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Humanitarian Emergencies

20,000 Civilians Trapped in Raqqa City, Deemed “The Worst Place on Earth”

Staffan de Mistura, UN Special Envoy for Syria, briefs journalists on the sixth round of the intra-Syrian talks. Credit: UN Photo/Violaine Martin

UNITED NATIONS, Aug 28 2017 (IPS) - The battle to reclaim Raqqa, the de facto capital of the Islamic State of Iraq and Levant (ISIL/Da’esh), has raised concerns among top UN officials as at least 20,000 civilians remain trapped under heavy fire in the city. Last week Monday, 42 civilians, including 12 women and 19 children, were killed in an air attack, according to the AP.

The heavy fighting to drive out ISIL, led by the United States (US) coalition and the Syrian Democratic Forces (SDF), has come under attack for its relentless air raids, which has killed hundred of civilians since June, according to a report by Amnesty International. SDF typically bears the responsibility to chart coordinates for airstrikes which are led by the US coalition. However, this has also made room for gross miscalculations and loss of both SDF fighters, at least 18 in April, and civilians, whose numbers remain unknown.

When Jan Egeland, a top advisor to the UN Special Envoy for Syria, briefed journalists in Geneva recently, he spoke to the complexity of the situation in Raqqa, as ISIL encircles the city and traps civilians to use them as human shields. Additionally, a collapse of communication, he said, has made things worse.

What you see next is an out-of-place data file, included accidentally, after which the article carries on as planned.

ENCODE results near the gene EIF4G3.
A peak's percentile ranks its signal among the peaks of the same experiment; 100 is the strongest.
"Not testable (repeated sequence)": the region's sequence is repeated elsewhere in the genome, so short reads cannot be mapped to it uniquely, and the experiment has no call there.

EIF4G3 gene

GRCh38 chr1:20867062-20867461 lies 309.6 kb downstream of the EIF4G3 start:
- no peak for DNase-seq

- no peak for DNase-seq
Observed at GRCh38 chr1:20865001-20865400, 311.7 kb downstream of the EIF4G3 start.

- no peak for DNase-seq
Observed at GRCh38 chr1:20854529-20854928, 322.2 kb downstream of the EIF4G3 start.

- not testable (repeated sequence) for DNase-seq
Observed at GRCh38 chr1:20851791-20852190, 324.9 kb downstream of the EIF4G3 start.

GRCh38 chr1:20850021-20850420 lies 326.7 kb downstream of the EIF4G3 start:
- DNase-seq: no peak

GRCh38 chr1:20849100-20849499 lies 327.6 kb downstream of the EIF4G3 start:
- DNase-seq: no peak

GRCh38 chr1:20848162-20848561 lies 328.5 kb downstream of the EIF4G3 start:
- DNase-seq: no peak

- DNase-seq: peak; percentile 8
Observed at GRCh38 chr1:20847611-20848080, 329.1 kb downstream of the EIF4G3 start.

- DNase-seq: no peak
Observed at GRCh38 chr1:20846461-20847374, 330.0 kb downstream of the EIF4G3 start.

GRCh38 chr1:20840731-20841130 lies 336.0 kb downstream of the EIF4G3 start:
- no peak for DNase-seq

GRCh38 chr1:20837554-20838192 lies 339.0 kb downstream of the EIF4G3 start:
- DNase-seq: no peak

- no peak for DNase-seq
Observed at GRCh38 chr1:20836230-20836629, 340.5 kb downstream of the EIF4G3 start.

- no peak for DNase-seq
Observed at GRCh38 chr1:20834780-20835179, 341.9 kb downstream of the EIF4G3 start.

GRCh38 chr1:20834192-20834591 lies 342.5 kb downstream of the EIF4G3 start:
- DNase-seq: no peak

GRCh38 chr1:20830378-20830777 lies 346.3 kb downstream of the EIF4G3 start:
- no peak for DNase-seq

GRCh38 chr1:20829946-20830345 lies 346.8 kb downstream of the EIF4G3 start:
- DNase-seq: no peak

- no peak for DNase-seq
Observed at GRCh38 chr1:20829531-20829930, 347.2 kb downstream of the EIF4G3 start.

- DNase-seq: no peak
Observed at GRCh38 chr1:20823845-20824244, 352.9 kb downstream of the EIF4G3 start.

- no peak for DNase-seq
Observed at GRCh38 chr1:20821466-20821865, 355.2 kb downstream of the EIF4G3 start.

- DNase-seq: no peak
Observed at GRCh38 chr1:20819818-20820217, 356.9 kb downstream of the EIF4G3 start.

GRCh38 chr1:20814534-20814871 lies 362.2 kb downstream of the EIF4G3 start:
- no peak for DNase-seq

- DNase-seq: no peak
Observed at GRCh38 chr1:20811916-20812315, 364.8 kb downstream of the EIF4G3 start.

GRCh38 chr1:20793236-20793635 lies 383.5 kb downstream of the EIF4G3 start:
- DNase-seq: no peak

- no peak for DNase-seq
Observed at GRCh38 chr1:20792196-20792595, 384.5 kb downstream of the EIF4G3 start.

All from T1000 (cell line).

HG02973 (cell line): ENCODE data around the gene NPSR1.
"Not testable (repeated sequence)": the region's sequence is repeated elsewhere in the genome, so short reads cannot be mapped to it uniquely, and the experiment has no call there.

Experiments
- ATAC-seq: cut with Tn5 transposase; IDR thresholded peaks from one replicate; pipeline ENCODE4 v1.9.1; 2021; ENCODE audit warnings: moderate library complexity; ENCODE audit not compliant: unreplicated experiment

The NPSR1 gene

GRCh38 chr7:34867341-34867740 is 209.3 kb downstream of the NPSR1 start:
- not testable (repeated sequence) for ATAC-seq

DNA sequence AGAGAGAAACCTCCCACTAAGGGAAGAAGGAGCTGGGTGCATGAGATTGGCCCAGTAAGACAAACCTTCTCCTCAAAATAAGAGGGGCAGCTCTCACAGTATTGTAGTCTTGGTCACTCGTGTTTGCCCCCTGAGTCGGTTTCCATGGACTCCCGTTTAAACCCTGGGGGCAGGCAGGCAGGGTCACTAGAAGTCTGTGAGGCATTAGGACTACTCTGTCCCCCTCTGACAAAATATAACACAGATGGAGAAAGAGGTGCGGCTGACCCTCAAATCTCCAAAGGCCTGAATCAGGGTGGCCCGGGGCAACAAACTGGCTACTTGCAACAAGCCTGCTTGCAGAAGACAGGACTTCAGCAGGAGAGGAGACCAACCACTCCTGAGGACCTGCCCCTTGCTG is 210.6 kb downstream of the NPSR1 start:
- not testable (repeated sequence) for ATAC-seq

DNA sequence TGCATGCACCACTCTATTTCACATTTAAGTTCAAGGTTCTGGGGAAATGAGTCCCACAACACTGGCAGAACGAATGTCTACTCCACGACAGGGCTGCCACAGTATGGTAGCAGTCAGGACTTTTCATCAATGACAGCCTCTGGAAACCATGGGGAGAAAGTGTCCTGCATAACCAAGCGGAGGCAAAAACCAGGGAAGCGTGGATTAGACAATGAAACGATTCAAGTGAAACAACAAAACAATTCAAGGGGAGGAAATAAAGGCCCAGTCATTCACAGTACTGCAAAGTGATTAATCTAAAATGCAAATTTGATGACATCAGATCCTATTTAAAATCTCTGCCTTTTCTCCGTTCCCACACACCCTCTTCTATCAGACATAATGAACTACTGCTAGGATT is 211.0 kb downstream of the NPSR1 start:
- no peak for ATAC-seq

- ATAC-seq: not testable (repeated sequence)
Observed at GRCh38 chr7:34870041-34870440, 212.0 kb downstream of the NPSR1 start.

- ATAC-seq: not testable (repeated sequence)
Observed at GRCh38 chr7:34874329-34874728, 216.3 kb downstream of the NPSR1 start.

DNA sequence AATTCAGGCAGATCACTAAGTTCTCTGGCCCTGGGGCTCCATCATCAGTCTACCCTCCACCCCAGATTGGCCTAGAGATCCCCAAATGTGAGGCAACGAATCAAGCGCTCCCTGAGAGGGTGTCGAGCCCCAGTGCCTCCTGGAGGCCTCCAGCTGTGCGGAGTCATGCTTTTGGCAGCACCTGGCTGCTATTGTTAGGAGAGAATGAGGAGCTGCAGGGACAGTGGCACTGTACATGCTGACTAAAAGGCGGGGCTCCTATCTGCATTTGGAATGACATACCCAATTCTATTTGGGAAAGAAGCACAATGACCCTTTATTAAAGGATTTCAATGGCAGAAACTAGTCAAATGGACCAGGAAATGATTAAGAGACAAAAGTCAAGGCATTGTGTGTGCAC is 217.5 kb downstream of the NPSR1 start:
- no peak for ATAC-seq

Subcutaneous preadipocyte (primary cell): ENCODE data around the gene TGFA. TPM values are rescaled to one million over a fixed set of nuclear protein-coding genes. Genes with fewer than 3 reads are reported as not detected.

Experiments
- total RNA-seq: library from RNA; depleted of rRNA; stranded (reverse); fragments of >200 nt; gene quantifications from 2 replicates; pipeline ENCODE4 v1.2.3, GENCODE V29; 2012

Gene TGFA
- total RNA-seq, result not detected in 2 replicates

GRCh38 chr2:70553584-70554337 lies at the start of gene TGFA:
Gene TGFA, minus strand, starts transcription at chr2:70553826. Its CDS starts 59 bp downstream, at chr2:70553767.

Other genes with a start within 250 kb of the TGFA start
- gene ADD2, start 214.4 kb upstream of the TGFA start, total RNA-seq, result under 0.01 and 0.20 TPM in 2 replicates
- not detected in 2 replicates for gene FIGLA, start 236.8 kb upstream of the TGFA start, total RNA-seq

“I say this also recognizing here and in the Humanitarian Task Force that the difference between this situation and Aleppo and other besieged areas is that we do not have contact with those holding those neighborhoods in Raqqa,” Egeland said. He stressed that a lack of “two-way communication” and a “very deliberate policy of holding people, and using them as human shields” has scared civilians into staying in the city.

Egeland said that he could not imagine a “worse place on earth now than in these five neighborhoods” referring to the areas under the terror of ISIL control.

Still, many have left the city and the UN was able to reach those escaping. In his remarks, Egeland stressed all member parties of the International Syria Support Group (ISSG), which was established in 2015 to build policies towards peace in the region, to help civilians escape into safer areas. The decision to do so, he said, rested with the members of the US-led coalition, who are also key members of ISSG.

To those who have escaped, assistance has been provided from 50 concentration points around the city. Approximately, 260,000 people who have escaped the city have received aid, although conditions within the city remain dire.

Similarly, cautions are also being raised in the city of Deir ez-Zor, which is home to 90,000 people, and where clashes between ISIL and pro-government forces have lately ramped up.

The Syrian conflict has prompted several rounds of negotiations, as warring parties have convened in Geneva, Ankara and Kazakhstan for diplomatic intra-Syrian negotiations. The next round of talks, set in Kazakhstan, has been delayed until the middle of September.

The Security Council will be briefed by the Special Envoy for Syria, Staffan de Mistura, this Wednesday, August 30th.

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